Spin Cycle

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ALBANY - State Comptroller Thomas DiNapoli is fighting back at the plan to use the comptroller’s race as a test case for public financing of campaigns this year.

On Sunday, major good-government groups that have supported public financing of campaigns said the final deal "is not even a step in the right direction." 

The state budget deal by Gov. Andrew M. Cuomo and legislative leaders to be voted on Monday would place strict limits on fundraising for the race this fall. The voluntary program would use state funds to match small private donations.

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Cuomo and legislative leaders rejected proposals that would have made their own races subject to public financing of campaigns. Good-government groups have sought public financing of campaigns to limit the influence of big-dollar donors and to even the playing field for challengers.

“After eight years of my call for campaign finance reform, I am disappointed that my public financing proposal was not enacted,” DiNapoli said. “The process was flawed: I was excluded from the negotiations, and it appears a historic opportunity was missed for comprehensive campaign finance reform and public financing for all statewide and legislative offices.

“There are also questions on whether this proposal can be fairly and reasonably implemented in such a short time frame.”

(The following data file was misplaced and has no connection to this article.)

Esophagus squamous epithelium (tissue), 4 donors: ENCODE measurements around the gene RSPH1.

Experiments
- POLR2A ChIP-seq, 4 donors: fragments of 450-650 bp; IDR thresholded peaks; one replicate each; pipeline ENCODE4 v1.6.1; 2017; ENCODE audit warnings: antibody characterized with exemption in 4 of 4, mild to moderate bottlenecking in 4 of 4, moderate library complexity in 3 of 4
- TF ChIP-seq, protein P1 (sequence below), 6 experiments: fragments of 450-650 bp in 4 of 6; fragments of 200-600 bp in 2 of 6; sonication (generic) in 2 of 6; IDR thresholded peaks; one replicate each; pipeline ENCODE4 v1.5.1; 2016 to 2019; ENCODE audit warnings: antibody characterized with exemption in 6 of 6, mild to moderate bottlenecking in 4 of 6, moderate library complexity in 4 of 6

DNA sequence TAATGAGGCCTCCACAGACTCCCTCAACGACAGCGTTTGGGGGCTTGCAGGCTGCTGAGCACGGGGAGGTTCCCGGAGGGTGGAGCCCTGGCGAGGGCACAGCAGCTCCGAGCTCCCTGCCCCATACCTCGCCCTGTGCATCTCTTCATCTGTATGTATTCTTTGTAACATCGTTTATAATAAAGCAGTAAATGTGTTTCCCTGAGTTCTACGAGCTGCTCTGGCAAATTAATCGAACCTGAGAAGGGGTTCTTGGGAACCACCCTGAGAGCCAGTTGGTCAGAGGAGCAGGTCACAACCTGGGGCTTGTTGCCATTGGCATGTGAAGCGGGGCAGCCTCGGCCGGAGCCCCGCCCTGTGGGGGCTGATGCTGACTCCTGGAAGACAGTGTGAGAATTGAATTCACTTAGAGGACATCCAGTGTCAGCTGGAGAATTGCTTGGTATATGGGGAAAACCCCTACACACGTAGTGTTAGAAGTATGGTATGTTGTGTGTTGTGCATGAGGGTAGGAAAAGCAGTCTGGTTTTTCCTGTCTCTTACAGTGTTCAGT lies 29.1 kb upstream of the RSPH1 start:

The Brennan Center for Justice, a good-government advocate at New York University Law School, also criticized the budget deal.

“The Legislature has failed to adopt a comprehensive small donor matching system, which would have allowed the voices of average New Yorkers to counter the dominance of special interest money over the state's policy decisions,” the Brennan Center stated Sunday. “The proposed pilot public financing program for comptroller in 2014 only will not have time to be implemented properly, and includes loopholes that will ensure its failure. If anything, we view it as counterproductive to the goal of reform.”

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In 2011, however, several good-government groups supported using the comptroller’s office as a test case for public financing.